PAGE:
Financial literacy 101: banking and budgeting

There’s a lot to wrap your head around when it comes to your finances, but a good understanding of some basic financial concepts can really take you a long way. While Canadians have received high scores when their financial knowledge was tested, many still lack confidence in their skills. A study from the Financial Planning Standards Council (FPSC) found that those who had a financial plan were better off than those without.

What is credit and why do I need it?

Simply put, credit is borrowed money that you have to repay. Your credit score is a number that reflects your credit worthiness and is an indication of your ability to repay your debts. Having good credit is necessary for things like buying a house or a car, taking out a loan or getting a credit card.

And while you might think that not using credit at all is a good thing, think again.

Building a good track record of positively managing credit shows lenders you're able to repay any debts that you incur. Without that, it's difficult for a lender to determine whether or not they should give you a loan.

Do I need a budget?

Short answer: yes. Having a budget allows you track how you're spending your money and ensures you have enough money for things like rent, groceries, bills, or saving for retirement. Creating and following a budget may be difficult, but don't worry. A budget can be as simple as listing all your monthly expenses, and you can even revise it every 6 months if anything has changed.

By writing down the things you have to spend money on (think rent, utilities, your phone bill, groceries, etc.), you'll quickly learn how much money you have left each month for spending or saving.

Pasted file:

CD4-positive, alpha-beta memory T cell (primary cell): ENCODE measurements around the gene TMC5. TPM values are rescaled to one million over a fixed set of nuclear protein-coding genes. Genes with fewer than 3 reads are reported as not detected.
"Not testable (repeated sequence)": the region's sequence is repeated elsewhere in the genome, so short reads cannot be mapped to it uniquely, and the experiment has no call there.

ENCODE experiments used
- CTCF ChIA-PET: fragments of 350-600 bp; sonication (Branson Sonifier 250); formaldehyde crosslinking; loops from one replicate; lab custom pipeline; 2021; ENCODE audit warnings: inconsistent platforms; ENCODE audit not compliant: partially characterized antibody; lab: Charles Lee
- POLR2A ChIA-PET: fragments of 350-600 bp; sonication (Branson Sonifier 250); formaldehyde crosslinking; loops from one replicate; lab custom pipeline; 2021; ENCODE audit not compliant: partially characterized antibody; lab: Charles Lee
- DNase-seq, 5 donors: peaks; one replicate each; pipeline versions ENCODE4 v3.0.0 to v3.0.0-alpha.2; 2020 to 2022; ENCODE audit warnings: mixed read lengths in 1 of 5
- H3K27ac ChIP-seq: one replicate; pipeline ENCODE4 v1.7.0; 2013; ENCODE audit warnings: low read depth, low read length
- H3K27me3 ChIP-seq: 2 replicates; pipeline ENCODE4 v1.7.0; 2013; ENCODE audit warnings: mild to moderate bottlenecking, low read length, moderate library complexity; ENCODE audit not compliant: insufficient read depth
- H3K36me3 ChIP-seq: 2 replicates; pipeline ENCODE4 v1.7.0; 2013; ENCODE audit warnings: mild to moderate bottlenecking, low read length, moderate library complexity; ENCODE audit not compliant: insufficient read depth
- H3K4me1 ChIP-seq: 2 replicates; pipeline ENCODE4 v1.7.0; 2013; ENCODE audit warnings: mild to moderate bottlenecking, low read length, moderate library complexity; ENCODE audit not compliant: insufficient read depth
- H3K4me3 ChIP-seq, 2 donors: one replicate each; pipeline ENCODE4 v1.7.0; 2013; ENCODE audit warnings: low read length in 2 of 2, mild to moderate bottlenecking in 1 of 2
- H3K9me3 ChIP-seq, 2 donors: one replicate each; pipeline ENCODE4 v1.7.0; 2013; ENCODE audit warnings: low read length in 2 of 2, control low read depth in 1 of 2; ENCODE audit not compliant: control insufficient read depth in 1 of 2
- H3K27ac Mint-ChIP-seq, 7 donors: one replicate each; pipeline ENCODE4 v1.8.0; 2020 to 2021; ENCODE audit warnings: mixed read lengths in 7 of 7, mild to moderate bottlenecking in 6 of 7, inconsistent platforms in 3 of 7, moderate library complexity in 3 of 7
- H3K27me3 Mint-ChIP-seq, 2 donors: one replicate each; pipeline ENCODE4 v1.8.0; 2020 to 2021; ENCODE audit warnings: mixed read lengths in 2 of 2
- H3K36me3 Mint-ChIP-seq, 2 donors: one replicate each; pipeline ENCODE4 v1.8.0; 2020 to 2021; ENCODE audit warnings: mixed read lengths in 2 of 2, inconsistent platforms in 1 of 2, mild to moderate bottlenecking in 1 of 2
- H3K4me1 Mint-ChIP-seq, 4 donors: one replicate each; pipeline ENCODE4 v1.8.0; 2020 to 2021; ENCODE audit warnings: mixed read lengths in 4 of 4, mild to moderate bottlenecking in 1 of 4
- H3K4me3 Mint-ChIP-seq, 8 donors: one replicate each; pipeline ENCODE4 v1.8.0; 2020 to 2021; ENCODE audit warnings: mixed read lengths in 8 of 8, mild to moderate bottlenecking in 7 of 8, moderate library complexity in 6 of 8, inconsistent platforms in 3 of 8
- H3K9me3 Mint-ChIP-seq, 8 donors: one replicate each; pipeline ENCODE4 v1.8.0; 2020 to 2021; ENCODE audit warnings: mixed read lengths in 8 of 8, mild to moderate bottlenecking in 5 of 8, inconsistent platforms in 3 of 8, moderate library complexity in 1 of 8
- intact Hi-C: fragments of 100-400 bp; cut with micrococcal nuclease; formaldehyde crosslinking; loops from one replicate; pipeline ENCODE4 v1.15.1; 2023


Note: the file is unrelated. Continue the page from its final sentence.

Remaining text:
If you want to create a budget but you aren't sure where to start, here's a complete guide on setting up your first budget.

How do I budget for and prioritize needs vs. wants?

Between saving for retirement, education, home ownership, and day-to-day spending, money can be tight. Tracy suggests using a goal-based strategy for budgeting needs vs. wants.

A goal-based strategy focuses on your progress towards your short or long term life goals. Some of your short-term goals may include going on vacation or buying a new car, whereas your long-term goals may include purchasing a home or saving for retirement. Whatever your goals may be, using a goal-based strategy will help you prioritize.

How do I build an emergency fund?

If you want to factor an emergency fund into your budget, you can set up automatic transfers between your accounts. Typically, your emergency fund should be enough to cover at least three months your monthly expenses. Figure out how much you can afford to save from each paycheque and have that amount automatically transferred into to your emergency fund account.

If you’re thinking of setting up your emergency fund in a tax-free-savings account (TFSA), use this calculator to see how much you can save.

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This article is for information purposes only and is not intended to provide specific tax or other advice and should not be relied upon in that regard. Individuals should seek the advice of qualified professionals to ensure that any action taken with respect to this information is appropriate to their specific situation.